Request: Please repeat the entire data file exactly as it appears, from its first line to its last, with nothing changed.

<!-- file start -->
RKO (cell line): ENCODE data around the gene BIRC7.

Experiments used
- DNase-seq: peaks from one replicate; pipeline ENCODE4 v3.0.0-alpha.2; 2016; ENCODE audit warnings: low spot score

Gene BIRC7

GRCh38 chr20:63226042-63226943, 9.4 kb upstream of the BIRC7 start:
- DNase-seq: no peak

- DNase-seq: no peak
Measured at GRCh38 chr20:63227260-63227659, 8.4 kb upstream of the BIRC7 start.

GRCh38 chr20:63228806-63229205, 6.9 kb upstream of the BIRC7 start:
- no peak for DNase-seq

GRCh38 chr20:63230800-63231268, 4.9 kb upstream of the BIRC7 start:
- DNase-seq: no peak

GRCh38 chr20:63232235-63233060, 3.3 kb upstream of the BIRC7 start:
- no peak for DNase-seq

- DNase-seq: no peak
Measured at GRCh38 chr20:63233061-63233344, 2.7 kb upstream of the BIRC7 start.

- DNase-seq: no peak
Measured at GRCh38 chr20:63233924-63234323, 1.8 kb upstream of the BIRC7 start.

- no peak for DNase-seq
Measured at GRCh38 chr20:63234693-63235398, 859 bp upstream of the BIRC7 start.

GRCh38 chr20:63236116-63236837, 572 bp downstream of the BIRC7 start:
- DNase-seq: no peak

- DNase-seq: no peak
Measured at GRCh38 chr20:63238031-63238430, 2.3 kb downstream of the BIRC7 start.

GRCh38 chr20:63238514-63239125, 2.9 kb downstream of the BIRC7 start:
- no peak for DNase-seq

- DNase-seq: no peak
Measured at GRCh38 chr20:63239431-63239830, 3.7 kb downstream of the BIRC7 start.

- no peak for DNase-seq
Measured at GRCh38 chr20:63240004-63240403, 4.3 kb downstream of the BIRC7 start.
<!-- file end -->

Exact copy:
RKO (cell line): ENCODE data around the gene BIRC7.

Experiments used
- DNase-seq: peaks from one replicate; pipeline ENCODE4 v3.0.0-alpha.2; 2016; ENCODE audit warnings: low spot score

Gene BIRC7

GRCh38 chr20:63226042-63226943, 9.4 kb upstream of the BIRC7 start:
- DNase-seq: no peak

- DNase-seq: no peak
Measured at GRCh38 chr20:63227260-63227659, 8.4 kb upstream of the BIRC7 start.

GRCh38 chr20:63228806-63229205, 6.9 kb upstream of the BIRC7 start:
- no peak for DNase-seq

GRCh38 chr20:63230800-63231268, 4.9 kb upstream of the BIRC7 start:
- DNase-seq: no peak

GRCh38 chr20:63232235-63233060, 3.3 kb upstream of the BIRC7 start:
- no peak for DNase-seq

- DNase-seq: no peak
Measured at GRCh38 chr20:63233061-63233344, 2.7 kb upstream of the BIRC7 start.

- DNase-seq: no peak
Measured at GRCh38 chr20:63233924-63234323, 1.8 kb upstream of the BIRC7 start.

- no peak for DNase-seq
Measured at GRCh38 chr20:63234693-63235398, 859 bp upstream of the BIRC7 start.

GRCh38 chr20:63236116-63236837, 572 bp downstream of the BIRC7 start:
- DNase-seq: no peak

- DNase-seq: no peak
Measured at GRCh38 chr20:63238031-63238430, 2.3 kb downstream of the BIRC7 start.

GRCh38 chr20:63238514-63239125, 2.9 kb downstream of the BIRC7 start:
- no peak for DNase-seq

- DNase-seq: no peak
Measured at GRCh38 chr20:63239431-63239830, 3.7 kb downstream of the BIRC7 start.

- no peak for DNase-seq
Measured at GRCh38 chr20:63240004-63240403, 4.3 kb downstream of the BIRC7 start.